FAIRBANKS — The Compeau Trail is now complete.
No longer will snowmachiners, ATVers, skiers and dog mushers have to negotiate the steep and treacherous Little Chena Dozer Line to reach Colorado Creek public-use cabin, via the Compeau Trail, in the Chena River State Recreation Area.
A contractor for Alaska State Parks has completed a new, six-mile sustainable trail that bypasses the dozer line and connects two other sustainable trails that lead to the cabin.
The end result is a 18 1/2-mile state-of-the-art, contour-line trail that should be less of a white-knuckle affair than traveling on the dozer line, which backcountry travelers have been using. It was put in during the record fire year of 2004, when wildfires north of Fairbanks threatened to spread into the Little Chena Valley.
The new trail, called the Compeau Connector, was cut into the side of a 45- to 70-percent grade hillside with a bulldozer and connects the 10-mile Compeau Trail to another 2 1/2-mile trail, both built in 2006, that lead to the Colorado Creek public-use cabin.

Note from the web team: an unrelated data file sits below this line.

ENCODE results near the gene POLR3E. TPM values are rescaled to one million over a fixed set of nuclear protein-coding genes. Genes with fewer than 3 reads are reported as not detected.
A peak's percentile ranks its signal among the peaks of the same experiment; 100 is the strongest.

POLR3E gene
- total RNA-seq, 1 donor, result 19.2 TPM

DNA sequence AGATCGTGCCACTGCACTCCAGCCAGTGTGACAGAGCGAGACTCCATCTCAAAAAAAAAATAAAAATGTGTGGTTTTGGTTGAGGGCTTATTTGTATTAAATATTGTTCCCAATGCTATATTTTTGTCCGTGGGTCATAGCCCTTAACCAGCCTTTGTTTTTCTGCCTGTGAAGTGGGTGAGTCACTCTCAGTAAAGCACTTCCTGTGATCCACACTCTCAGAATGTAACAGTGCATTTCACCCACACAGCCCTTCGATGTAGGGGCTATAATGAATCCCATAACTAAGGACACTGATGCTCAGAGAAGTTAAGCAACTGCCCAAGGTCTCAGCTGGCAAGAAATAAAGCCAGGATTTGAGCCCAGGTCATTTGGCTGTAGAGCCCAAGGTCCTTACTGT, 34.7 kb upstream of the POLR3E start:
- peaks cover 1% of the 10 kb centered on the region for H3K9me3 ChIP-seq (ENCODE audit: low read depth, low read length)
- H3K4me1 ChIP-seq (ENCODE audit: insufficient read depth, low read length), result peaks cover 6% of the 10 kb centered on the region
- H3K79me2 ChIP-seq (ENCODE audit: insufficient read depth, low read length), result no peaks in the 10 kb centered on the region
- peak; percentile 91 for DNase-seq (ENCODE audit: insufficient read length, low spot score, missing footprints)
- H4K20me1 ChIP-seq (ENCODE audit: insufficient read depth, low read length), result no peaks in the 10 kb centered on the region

Alaska State Parks Northern Region Superintendent Brooks Ludwig said the new trail parallels the dozer line but doesn’t have the steep ups and downs the old trail did.
“It’s pretty much a traverse,” said Ludwig, who toured the trail on ATVs with state parks director Ben Ellis a few weeks ago. “There’s no real climbing and no real dropping. It just kind of sidehills around all these features.
“It’s pretty easy going,” he said. “You can look around and there’s plenty of wide spots in the trail to pass.”
The connector is eight feet wide, as opposed to six on the Compeau Trail, and features dozens of rolling dips to promote drainage and prevent erosion. Karl Benson, of Smallwood Creek Inc., was the contractor who did the work. Construction of the new trail was funded by recreational trail grants totaling $103,000.
State parks workers installed directional and mile marker signs last week and the trail is ready to go, Ludwig said. It will be groomed this winter for snowmachining, skiing and mushing, he said.
“Normally we let new trails sit for the first winter, but I wanted to get people off that dozer line so I said, ‘Let’s open it up this winter,’” Ludwig said. “That (dozer line) isn’t really family friendly. It’s got some pretty deep ruts and a lot of erosion.”
Contact outdoors editor Tim Mowry at 459-7587.